There are always exceptions to everything of course, but I'll stick to what's true in the vast majority of cases.

Myth #1: field/skill diversity is valued

This is only true for professional coders. Otherwise, if the goal is to maximise where people end up at the end of their professional life (and of course money), switching between things can set people back considerably unless done with a very specific plan.

Think about it. If I'm willing to pay someone a lot of money to do X, and their value proposition is that "I know a bit of X, but I also know Y and Z (which are not useful to me who's doing the hiring). Because I'm very smart, I'll quickly combine my skills to become stellar in X".

That doesn't work. I'd rather hire someone who already knows X deeply and can start producing value from day #1. The only reason to hire this other person for a high salary would be if I actually need that intersection of skills. Assuming I'm hiring someone who used to be a professor, it's highly likely that many of the core skills that they have developed over the years are useless in an industrial setting (e.g., supervising, teaching, grant writing).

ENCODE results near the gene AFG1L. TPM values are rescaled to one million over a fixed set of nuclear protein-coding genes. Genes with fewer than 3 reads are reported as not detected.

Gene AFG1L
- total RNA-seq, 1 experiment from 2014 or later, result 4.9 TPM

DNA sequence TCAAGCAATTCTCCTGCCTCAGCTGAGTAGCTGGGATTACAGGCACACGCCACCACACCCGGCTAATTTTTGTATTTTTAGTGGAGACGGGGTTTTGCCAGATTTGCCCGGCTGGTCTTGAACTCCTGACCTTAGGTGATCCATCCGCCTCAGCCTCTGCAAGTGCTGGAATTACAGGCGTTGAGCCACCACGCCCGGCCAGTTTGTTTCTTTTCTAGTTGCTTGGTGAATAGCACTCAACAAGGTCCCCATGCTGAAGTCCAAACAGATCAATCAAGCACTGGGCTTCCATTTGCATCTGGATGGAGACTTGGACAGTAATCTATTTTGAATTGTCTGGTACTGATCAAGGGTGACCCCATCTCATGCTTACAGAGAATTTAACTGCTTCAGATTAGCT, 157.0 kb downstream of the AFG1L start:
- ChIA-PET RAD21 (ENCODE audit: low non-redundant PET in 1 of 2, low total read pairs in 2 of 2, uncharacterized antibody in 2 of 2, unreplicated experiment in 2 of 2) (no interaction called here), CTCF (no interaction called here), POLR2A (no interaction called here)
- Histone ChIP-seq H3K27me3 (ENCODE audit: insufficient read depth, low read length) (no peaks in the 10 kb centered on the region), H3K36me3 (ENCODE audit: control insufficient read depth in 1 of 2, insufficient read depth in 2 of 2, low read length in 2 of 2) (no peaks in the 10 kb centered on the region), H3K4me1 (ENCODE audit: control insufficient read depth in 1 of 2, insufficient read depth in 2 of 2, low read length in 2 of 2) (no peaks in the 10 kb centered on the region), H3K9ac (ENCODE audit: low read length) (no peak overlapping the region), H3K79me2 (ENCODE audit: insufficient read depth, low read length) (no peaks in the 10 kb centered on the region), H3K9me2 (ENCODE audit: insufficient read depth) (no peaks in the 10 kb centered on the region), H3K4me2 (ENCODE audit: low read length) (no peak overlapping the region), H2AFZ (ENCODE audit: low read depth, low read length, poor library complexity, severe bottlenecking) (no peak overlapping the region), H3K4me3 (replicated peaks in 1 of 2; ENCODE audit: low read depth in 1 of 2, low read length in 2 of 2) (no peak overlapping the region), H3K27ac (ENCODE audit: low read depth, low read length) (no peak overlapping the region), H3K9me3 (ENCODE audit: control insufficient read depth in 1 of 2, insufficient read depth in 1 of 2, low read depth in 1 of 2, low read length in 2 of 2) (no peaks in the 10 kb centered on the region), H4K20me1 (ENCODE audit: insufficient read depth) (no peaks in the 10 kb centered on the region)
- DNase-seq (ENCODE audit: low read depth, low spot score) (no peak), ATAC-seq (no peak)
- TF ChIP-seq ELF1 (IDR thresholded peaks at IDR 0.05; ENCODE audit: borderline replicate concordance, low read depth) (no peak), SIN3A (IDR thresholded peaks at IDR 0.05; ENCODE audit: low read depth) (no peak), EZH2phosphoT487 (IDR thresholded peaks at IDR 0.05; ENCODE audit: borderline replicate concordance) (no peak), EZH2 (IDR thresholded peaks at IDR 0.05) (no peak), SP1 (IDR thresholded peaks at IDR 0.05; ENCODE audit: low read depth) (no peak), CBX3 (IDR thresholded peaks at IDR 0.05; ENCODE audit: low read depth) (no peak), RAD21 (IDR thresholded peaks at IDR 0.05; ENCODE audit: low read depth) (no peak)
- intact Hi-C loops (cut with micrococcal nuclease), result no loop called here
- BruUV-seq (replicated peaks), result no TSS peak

Myth #2: Age doesn't matter

Switching from industry to academia is very possible in many cases. However, when it comes to building a career, it should be done within a couple of years of completing a PhD, because not publishing resets the academic clock. The truth of the matter is that universities prefer hiring young people for junior positions, so, e.g., a 40-year old who worked for 10 years in the industry and is now doing post-docs and seeking a lecturer position is just very unlikely to get it. This is even truer of more senior positions, because, as far as the committees are concerned, people with industrial experience don't have the skills a career professor needs, such as grant writing, teaching, supervising students, and a good academic network.

I personally think this is short-sighted and discriminatory, but it is what it is - I even know career post-docs who were always runner-ups when applying for academic positions, and eventually became too old for committees to even consider, even though they had 50+ papers. They then had to go the industry.

Myth #3: A senior academic switching to the industry will be rich